What the heck is Reiki and should you try it?

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 Colleen Hoplamazian is a Reiki practitioner at Half Moon Ayurveda in Philadelphia. PHOTO: Provided 

I walked into my first Reiki session not knowing much. While I’ve always been a proponent of alternative therapies, like yoga and acupuncture, the practice of Reiki just seemed a little too out there for me. Paying for someone to merely hover their hands over my body? A deep tissue massage always seemed the better choice.

But at the start of the new decade, I made a promise to myself to routinely break out of my comfort zone, and that included trying things that puzzled me, like Reiki.

I signed up for a session with Colleen Hoplamazian at Half Moon Ayurveda to see what it was all about. 

“Reiki is a healing session where I, as a practitioner, lay my hands on you or hover over you, channeling energy from a universal source that helps to heal you,” Hoplamzian explained. “It’s a healing support in a very gentle way. It can be very powerful.”

She instructed me to simply lie down on the massage table and relax. Unlike a massage, I was able to keep my clothes on, which could be convenient if you’re on a lunch break from work. 

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“Most people fall asleep,” she noted, covering my eyes with an eye pillow filled with fresh lavender and topped with quartz. “I put it there as a clearing mechanism, so it’s not holding onto excess energy from a previous session.”

Patients have the option of having their practitioner hover or touch, and I elected the latter. Utilizing different hand positions on my feet, stomach, legs, arms and head, the gentle touch packed a powerful punch — and that’s saying a lot for someone who loves deep tissue massages as much as I do.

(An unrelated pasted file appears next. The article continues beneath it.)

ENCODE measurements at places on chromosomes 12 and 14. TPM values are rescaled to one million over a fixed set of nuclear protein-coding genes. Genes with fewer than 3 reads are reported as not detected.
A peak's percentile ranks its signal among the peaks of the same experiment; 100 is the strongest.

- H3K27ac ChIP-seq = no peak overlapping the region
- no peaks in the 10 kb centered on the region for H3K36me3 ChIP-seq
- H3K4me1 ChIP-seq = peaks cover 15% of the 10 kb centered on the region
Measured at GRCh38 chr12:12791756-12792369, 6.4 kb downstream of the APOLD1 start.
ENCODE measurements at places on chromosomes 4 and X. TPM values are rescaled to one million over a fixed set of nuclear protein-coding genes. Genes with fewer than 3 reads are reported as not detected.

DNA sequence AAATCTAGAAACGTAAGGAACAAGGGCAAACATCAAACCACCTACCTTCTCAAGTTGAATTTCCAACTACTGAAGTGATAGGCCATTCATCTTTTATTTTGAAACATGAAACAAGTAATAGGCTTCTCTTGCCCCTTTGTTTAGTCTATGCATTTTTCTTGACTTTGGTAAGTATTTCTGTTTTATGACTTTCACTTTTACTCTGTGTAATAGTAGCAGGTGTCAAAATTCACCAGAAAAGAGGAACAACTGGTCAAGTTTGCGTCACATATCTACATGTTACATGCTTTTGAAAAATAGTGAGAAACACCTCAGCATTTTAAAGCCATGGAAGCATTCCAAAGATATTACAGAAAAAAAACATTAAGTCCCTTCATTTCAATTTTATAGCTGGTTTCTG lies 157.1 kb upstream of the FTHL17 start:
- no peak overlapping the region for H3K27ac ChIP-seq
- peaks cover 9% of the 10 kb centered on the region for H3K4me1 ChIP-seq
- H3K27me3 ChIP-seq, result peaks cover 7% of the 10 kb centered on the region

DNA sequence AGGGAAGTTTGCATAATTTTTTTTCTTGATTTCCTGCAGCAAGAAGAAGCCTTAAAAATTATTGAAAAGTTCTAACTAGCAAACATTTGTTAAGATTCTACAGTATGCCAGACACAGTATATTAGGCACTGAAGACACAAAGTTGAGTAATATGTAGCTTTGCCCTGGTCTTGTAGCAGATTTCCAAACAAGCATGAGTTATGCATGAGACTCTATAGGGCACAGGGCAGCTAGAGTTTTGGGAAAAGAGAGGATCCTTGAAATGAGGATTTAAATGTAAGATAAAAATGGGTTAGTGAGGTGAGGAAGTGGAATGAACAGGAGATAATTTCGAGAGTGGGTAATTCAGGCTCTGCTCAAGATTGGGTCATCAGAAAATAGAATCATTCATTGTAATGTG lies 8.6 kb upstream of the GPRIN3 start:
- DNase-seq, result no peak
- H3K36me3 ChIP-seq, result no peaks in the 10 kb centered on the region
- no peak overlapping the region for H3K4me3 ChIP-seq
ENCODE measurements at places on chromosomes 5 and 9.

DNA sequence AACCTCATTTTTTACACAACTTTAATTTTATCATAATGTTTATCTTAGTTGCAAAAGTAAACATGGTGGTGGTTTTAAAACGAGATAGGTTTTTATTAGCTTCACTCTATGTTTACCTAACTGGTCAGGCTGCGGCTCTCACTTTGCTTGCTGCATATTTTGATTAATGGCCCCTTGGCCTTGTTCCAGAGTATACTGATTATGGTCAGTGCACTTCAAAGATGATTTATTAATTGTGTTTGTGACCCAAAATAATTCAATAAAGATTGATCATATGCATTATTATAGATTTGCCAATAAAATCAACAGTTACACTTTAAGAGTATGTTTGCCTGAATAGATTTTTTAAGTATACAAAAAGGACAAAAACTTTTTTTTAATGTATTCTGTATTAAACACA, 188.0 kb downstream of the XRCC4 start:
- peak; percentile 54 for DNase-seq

At the beginning of the 30-minute session, I was pretty uncomfortable because it was powerful in a way I wasn’t accustomed to. By the end of the session, however, I was completely relaxed, calm and clear. The constant whirl of things to do and people to see quieted down and I was fully present, the way you would feel after a good, meditative yoga class. The only difference was, I didn’t have to do a thing. 

Hoplamazian ended the Reiki session by pointing out blockages she noticed, both physically and energetically. Despite me not giving her any background, she was spot on in recognizing my problem areas, which fascinated me.

So what are the health benefits of Reiki, exactly?

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“It depends on what you’re working on,” she explained. “Whatever you’re looking to heal, it will support that healing. So if you need an emotional boost it will give you that. If you’re looking to relieve you knee pain or lower back pain, it will help support that. It’s something that helps draw in energy where it’s needed and draws out energy where it’s stuck. It’s a good booster to keep all the systems flowing in a healthy way.”

Hoplamazian even added that Reiki is now being used as a complementary therapy in hospitals around the world. 

“A lot of [who] have experienced Reiki will call in a Reiki practitioner if they’re going into surgery or if they need extra healing while they’re in the hospital for a few days.”

A study by the IARP (International Association of Reiki Professionals) confirms this, finding that 60% of the top 25 U.S. hospitals (as ranked by U.S. News & World report in 2002), offered Reiki programs either formally or informally. 

So should you give Reiki a try? That choice is up to you. Experience it for yourself at Half Moon Ayurveda (1520 Sansom St., halfmoonayurveda.com) where you can sign up for either a 30-minute session or 60-minute session. 

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